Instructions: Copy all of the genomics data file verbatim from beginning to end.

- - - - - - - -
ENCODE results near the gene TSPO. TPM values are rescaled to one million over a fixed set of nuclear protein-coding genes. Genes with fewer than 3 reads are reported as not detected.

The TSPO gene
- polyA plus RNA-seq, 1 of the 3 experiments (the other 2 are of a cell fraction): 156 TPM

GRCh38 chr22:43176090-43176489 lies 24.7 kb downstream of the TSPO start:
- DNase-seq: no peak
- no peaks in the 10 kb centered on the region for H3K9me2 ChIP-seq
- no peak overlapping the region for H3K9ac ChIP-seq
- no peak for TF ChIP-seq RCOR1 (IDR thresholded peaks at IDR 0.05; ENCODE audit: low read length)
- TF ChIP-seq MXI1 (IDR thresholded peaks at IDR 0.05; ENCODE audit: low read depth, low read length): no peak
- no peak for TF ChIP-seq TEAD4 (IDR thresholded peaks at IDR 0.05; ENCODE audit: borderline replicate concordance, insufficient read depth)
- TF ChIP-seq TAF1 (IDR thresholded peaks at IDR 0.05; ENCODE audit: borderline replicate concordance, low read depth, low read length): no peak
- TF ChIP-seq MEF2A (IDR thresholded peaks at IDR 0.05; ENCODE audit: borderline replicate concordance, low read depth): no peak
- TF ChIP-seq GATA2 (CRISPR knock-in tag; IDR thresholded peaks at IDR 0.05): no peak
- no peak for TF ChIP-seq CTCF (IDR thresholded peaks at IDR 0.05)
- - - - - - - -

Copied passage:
ENCODE results near the gene TSPO. TPM values are rescaled to one million over a fixed set of nuclear protein-coding genes. Genes with fewer than 3 reads are reported as not detected.

The TSPO gene
- polyA plus RNA-seq, 1 of the 3 experiments (the other 2 are of a cell fraction): 156 TPM

GRCh38 chr22:43176090-43176489 lies 24.7 kb downstream of the TSPO start:
- DNase-seq: no peak
- no peaks in the 10 kb centered on the region for H3K9me2 ChIP-seq
- no peak overlapping the region for H3K9ac ChIP-seq
- no peak for TF ChIP-seq RCOR1 (IDR thresholded peaks at IDR 0.05; ENCODE audit: low read length)
- TF ChIP-seq MXI1 (IDR thresholded peaks at IDR 0.05; ENCODE audit: low read depth, low read length): no peak
- no peak for TF ChIP-seq TEAD4 (IDR thresholded peaks at IDR 0.05; ENCODE audit: borderline replicate concordance, insufficient read depth)
- TF ChIP-seq TAF1 (IDR thresholded peaks at IDR 0.05; ENCODE audit: borderline replicate concordance, low read depth, low read length): no peak
- TF ChIP-seq MEF2A (IDR thresholded peaks at IDR 0.05; ENCODE audit: borderline replicate concordance, low read depth): no peak
- TF ChIP-seq GATA2 (CRISPR knock-in tag; IDR thresholded peaks at IDR 0.05): no peak
- no peak for TF ChIP-seq CTCF (IDR thresholded peaks at IDR 0.05)